Published On May 22, 2012
While you may be unfamiliar with Taj Stansberry, it’s rare to have never crossed screens with the name Taj_TPK. Known today as one of the most innovative and creative music video directors on the scene, there’s much more below the surface just waiting to rise. In an interview with Live Civil, Stansberry gives us a glimpse into his past, and a huge vision of his future. Hailing from East Oakland, California, he’s spoken often in the past about his choice to overcome the pitfalls so rampant in his society. But today, he details the actual steps taken to a better life. From an internship to a job, a worker to an entrepreneur, he continues to add new ventures to his resume daily. Read up on how Taj plans to live civil through video, film, book, and more; and take notice of how you can too.
BACK IN THE DAY
INFANT STAGES OF CREATIVITY
The main thing I learned from [Anthony Mandler and brother Bobby Joseph] was to take risks. To take a lot of risks and to explore–especially in the early stages of your career– where there’s not a lot of penalties for taking risks and being unsuccessful in taking those risks. But you learn a lot about yourself: what you like to see, what you don’t like to see. You learn a lot about your environment and about your craft. And that was the main thing—being unafraid to explore all the possibilities that are out there. Y’know? So that was the main thing.
FIRST GIG/UTILIZING CONTACTS
Well, [The Team] had been friends of mine for a couple of years. I was a recording engineer for them and I had a recording studio back in the day with a partner of mine, so they would come to my recording studio every now and then. So they were familiar with me as a person. As a professional, since I was new in the field, when I told them I wanted to spend money [$2,000] on [their video, “Patron,”] they were like ‘ok, cool, alright’. It wasn’t really a hard thing to convince them to do.
FIRST OPPORTUNITY: BOX FRESH PICTURES
It was really good. I learned a lot at Box Fresh. I learned a lot about the ins and outs on the production side. So later it enabled me to step in the front seat and no longer be a backseat driver, and take it on myself. And so, I was educated in a much different way than a lot of people are, but most definitely educated enough to step in the front seat and create TPK.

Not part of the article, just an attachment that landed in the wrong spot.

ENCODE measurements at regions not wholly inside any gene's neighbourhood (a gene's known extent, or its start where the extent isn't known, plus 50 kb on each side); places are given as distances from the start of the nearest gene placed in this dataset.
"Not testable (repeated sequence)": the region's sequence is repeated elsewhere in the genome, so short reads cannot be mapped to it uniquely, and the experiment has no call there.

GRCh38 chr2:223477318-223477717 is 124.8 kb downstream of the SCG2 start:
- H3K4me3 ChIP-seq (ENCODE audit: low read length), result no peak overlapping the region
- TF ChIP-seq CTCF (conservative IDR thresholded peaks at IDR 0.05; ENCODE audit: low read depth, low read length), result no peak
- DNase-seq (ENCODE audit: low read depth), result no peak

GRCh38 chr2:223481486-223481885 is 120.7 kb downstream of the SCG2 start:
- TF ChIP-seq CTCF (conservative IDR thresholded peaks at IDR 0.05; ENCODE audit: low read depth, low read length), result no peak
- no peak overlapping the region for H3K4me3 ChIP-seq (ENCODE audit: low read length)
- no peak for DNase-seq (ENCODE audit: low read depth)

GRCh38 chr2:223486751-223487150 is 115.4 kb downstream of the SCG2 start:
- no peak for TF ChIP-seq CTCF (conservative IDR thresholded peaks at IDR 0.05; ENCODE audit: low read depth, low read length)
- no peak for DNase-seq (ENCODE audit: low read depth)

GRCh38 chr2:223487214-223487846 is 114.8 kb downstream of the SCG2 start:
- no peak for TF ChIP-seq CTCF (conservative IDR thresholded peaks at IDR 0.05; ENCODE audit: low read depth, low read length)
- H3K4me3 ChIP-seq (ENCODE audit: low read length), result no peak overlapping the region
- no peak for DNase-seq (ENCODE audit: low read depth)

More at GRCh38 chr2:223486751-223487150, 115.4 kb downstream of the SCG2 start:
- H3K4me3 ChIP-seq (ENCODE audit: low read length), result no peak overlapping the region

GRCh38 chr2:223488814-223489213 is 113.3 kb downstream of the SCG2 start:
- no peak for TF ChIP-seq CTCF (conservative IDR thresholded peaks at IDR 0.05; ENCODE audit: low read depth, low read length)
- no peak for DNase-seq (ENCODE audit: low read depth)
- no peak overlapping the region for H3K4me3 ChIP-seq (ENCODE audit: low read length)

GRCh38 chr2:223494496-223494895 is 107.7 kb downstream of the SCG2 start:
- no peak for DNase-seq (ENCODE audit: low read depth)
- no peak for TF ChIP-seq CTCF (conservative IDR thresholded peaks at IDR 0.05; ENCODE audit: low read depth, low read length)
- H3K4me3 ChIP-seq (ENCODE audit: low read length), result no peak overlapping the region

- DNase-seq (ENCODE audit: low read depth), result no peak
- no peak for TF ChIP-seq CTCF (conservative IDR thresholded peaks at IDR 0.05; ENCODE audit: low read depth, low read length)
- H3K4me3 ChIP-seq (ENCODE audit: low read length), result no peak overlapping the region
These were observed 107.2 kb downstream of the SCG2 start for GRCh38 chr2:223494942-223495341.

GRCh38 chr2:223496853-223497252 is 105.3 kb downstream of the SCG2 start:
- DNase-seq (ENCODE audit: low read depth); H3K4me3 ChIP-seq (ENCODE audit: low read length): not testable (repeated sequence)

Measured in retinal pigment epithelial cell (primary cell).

WALKING FOOTPRINTS OF TPK (The Popular Kid)
I think the first step was—besides creating my own reel– going out and searching for reels and searching for directors that were of like-minds; and searching for themes, of people doing things that I hadn’t done. That were young and ahead of their time, and I felt like I found some of those people that would help create that juncture of brand that was ran by music directors, but thinkers: overall innovative, creative, good people. So that’s really what it was about, it never was intended to be an for-directors-and-directors-only, but for thinkers.
THE PROCESS OF A VISION
My first goal was to create trust, creative trust. And the way you do that is by repetition and creating a reel, a portfolio of work that shows different sides of you as a creator, of different things that you can do. And it’s really hard because it’s really hard for people to trust you in order to get the kind of money that you want. So I looked for opportunities where the amount of money didn’t necessarily affect my creativity. And I found creative things to do that would allow me to build this portfolio without depending on a huge budget. And I think that’s the goal.
And once I created that, and I built that portfolio, that’s when I presented myself as a professional. And I had this work and the work that I had, everyone wanted to know how much it cost. And so, I basically start from there. Start from low budget, and you build, you build, you build. And pretty soon, people see what you can do with a dollar. And after you stretch a dollar, to know how you can stretch two dollars. And three dollars. And four dollars. And so on, and so on. And then you look up and you’re like, ‘Oh! A hundred thousand dollars!’ And then it just goes on and on.
But with more money comes more responsibility obviously, you know. So the dollar amount has never really affected, or shouldn’t affect your creative abilities. So, it’s a tricky process, a tricky process. It takes a lot of patience. It takes a lot of sacrifice.
ADVICE TO THE MULTI-TALENTED ARTISTS
I would tell them that if you want to move on to the next level, make sure that you keep doing what you doing. You have to move simultaneously because you’re still being educated. This is a industry, a craft, where you’re continuously being educated. You’ll never know everything because it’s really just about you. So you’ll continue to explore. And you’ll continue to find things about yourself. While you’re paying your bills you’re still learning and you’re preparing for the next level. And that goes back to repetition. So, my advice would be to figure out a way. You have to figure it out.